Warner Bros' New Line unit is warning an Ombudsman's ruling that the Government needs to release Hobbit-related documents jeopardises future film-making in New Zealand.
The Ombudsman ordered the Government to release documents about the deal it struck to ensure the Hobbit movies were made in this country.
Radio New Zealand applied for the documents in November 2010 under the Official Information Act but ministers refused on the grounds they were commercially sensitive.
The broadcaster and NZ Council of Trade Unions president Helen Kelly appealed the decision and on Thursday Ombudsman David McGee ruled that 18 documents, including emails between Hobbit director Sir Peter Jackson and Government officials, must be released.
The Government secured the three movies by changing employment laws and beefing up the tax rebate sweetener for the productions.
Unions fought the law changes and the Labour Party accused the Government of chequebook legislation.
In his 29-page ruling McGee said the information in the documents didn't pose serious commercial risks.
But the ruling quoted New Line as saying some of the documents reflected the company's "negotiations and innermost thinking, including certain strategic decisions, legal and personal opinions, offers from third-party governments and other private information", The Hollywood Reporter said.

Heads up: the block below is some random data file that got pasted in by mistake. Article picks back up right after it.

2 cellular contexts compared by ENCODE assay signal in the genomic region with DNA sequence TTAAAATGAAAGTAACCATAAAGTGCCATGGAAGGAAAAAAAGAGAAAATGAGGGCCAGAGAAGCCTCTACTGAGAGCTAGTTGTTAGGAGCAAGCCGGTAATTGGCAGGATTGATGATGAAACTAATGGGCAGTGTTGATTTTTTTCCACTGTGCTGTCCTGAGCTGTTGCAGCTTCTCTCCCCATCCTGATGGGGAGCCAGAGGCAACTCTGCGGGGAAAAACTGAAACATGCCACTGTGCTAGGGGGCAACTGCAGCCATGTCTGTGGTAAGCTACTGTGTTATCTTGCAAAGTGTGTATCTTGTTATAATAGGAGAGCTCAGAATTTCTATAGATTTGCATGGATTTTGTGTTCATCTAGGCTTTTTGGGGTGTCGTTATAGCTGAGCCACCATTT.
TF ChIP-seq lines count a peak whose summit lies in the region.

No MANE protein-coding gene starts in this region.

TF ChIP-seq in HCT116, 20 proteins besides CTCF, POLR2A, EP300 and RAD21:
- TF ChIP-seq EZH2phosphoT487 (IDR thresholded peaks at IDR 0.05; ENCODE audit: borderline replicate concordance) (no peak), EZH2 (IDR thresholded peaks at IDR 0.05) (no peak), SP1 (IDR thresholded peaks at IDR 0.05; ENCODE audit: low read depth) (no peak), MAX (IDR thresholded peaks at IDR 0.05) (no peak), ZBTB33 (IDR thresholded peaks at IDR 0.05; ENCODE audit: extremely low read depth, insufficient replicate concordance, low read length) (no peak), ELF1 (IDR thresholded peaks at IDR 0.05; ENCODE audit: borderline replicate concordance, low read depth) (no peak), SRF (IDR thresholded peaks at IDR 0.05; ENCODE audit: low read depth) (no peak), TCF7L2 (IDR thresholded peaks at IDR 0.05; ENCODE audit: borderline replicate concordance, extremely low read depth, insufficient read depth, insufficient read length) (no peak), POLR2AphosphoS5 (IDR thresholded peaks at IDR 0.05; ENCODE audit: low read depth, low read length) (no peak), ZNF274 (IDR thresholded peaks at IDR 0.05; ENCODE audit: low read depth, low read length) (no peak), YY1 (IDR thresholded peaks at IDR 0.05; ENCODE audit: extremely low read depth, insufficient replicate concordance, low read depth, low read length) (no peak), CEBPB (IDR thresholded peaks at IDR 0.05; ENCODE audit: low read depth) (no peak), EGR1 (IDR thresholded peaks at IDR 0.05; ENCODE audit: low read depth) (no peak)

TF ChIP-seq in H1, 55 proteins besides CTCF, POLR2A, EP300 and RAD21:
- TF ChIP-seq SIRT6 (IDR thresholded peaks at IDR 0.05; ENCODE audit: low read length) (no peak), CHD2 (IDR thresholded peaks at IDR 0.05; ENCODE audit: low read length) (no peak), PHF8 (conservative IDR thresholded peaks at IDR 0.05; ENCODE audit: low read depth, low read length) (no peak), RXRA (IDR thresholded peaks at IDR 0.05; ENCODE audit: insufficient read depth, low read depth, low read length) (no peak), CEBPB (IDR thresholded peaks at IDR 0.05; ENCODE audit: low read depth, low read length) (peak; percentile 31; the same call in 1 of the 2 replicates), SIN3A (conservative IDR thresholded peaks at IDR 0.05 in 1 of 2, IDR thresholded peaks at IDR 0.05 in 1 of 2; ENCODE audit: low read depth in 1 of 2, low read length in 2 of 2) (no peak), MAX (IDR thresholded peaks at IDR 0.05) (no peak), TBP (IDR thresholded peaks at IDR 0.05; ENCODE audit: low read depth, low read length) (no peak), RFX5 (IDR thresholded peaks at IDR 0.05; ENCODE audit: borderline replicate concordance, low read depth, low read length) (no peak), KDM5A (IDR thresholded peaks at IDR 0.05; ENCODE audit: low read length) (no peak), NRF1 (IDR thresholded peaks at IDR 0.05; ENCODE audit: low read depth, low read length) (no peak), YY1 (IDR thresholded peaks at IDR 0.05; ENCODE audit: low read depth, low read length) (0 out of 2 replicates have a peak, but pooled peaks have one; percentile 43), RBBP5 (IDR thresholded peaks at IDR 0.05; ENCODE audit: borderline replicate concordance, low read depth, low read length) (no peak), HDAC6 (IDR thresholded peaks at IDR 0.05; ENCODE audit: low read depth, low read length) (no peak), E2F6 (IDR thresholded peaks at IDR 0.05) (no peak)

New Line warned: "If the Government is not willing to adequately protect this sensitive information from disclosure, this will operate as a major disincentive to motion picture studios as well as local and foreign talent - to utilise New Zealand as a location for future productions."
A studio spokesperson declined to comment.
Jackson's Wingnut Films was quoted in the ruling: "I can categorically assure you that if the above information was released and a similar situation occur in the future, neither myself nor Wingnut Films would be inclined to help the Government again with such a candid level of advice and opinion."
The ruling did not indicate whether "I" referred to Jackson.
The Ombudsman declined to order the release of a 2010 Crown Law opinion which formed the legal justification for the Government's decision to weigh in on the side of the studio and Jackson, and against the union, New Zealand Actors Equity, which was trying to organise local actors on The Hobbit.
Ministers must hand over the documents on or before March 1 unless the Cabinet overrules McGee by invoking a veto which was introduced in 1987 but has never been used.
The first film of the Hobbit trilogy, An Unexpected Journey, premiered in Wellington in November and was a huge financial success internationally.
Prime Minister John Key said production generated 3000 extra jobs and New Zealand gained priceless tourism publicity.
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